In July, at a meeting in Singapore, Rash Behari Bose handed over control of the organisation to Subhas Chandra Bose. Bose was able to reorganise the fledgling army and organise massive support among the expatriate Indian population in south-east Asia, who lent their support by both enlisting in the Indian National Army, as well as financially in response to Bose’s calls for sacrifice for the independence cause. INA had a separate women’s unit, the Rani of Jhansi Regiment (named after Rani Lakshmi Bai) headed by Capt. Lakshmi Swaminathan, which is seen as a first of its kind in Asia.
Even when faced with military reverses, Bose was able to maintain support for the Azad Hind movement. Spoken as a part of a motivational speech for the Indian National Army at a rally of Indians in Burma on 4 July 1944, Bose’s most famous quote was “Give me blood, and I shall give you freedom!” In this, he urged the people of India to join him in his fight against the British Raj.
Spoken in Hindi, Bose’s words are highly evocative. The troops of the INA were under the aegis of a provisional government, the Azad Hind Government, which came to produce its own currency, postage stamps, court and civil code, and was recognised by nine Axis states—Germany, Japan, Italy, the Independent State of Croatia, Wang Jingwei regime in Nanjing, China, a provisional government of Burma, Manchukuo and Japanese-controlled Philippines. Recent researches have shown that the USSR too had diplomatic contact with the “Provisional Government of Free India”. Of those countries, five were authorities established under Axis occupation. This government participated in the so-called Greater East Asia Conference as an observer in November 1943.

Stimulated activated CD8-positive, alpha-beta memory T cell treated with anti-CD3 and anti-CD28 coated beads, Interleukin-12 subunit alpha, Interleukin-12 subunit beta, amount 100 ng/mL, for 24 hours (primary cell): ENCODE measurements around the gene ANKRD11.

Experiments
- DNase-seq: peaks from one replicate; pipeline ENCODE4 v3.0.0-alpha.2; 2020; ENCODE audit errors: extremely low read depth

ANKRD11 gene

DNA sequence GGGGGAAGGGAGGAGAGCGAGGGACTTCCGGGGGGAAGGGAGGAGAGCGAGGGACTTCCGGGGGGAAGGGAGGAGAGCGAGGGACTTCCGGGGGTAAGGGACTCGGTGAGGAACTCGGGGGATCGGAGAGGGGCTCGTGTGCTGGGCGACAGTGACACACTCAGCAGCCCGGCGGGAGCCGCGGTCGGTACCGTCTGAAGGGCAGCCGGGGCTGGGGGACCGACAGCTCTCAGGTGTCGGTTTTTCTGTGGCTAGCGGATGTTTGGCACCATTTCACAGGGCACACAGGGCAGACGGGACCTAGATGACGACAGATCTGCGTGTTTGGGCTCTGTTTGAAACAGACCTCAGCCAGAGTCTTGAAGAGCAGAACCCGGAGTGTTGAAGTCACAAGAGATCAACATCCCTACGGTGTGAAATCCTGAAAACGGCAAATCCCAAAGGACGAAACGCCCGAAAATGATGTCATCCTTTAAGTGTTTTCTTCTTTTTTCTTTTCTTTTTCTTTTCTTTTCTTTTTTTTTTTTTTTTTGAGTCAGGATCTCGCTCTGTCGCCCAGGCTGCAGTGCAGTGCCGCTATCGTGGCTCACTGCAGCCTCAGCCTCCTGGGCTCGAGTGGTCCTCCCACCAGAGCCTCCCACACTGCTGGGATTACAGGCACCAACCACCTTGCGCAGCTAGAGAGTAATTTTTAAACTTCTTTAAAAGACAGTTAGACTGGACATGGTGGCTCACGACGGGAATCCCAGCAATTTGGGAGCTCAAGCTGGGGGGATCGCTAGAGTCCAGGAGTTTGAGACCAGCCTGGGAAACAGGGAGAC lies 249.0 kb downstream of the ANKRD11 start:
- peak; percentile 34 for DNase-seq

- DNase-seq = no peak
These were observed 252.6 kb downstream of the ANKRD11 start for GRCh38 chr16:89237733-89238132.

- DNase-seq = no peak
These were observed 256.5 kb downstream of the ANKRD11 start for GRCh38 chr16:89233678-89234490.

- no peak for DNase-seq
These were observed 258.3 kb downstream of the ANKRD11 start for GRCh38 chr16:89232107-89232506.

The INA’s first commitment was in the Japanese thrust towards Eastern Indian frontiers of Manipur. INA’s special forces, the Bahadur Group, were extensively involved in operations behind enemy lines both during the diversionary attacks in Arakan, as well as the Japanese thrust towards Imphal and Kohima, along with the Burmese National Army led by Ba Maw and Aung San.
Japanese also took possession of Andaman and Nicobar Islands in 1942 and a year later, the Provisional Government and the INA were established in the Andaman and Nicobar Islands with Lt Col. A.D. Loganathan appointed its Governor General. The islands were renamed Shaheed (Martyr) and Swaraj (Independence). However, the Japanese Navy remained in essential control of the island’s administration.
During Bose’s only visit to the islands in early 1944, when he was carefully screened, by the Japanese authorities, from the local population who at that time were torturing the leader of the Indian Independence League on the Islands, Dr. Diwan Singh, who later died of his injuries, in the Cellular Jail. The islanders made several attempts to alert Bose to their plight, but apparently without success. Enraged with the lack of administrative control, Lt. Col Loganathan later relinquished his authority and returned to the Government’s headquarters in Rangoon.
On the Indian mainland, an Indian Tricolour, modelled after that of the Indian National Congress, was raised for the first time in the town in Moirang, in Manipur, in north-eastern India. The towns of Kohima and Imphal were placed under siege by divisions of the Japanese, Burmese National Army and the Gandhi and Nehru Brigades of INA during the attempted invasion of India, also known as Operation U-GO. However, Commonwealth forces held both positions and then counter-attacked, in the process inflicting serious losses on the besieging forces, which were then forced to retreat back into Burma.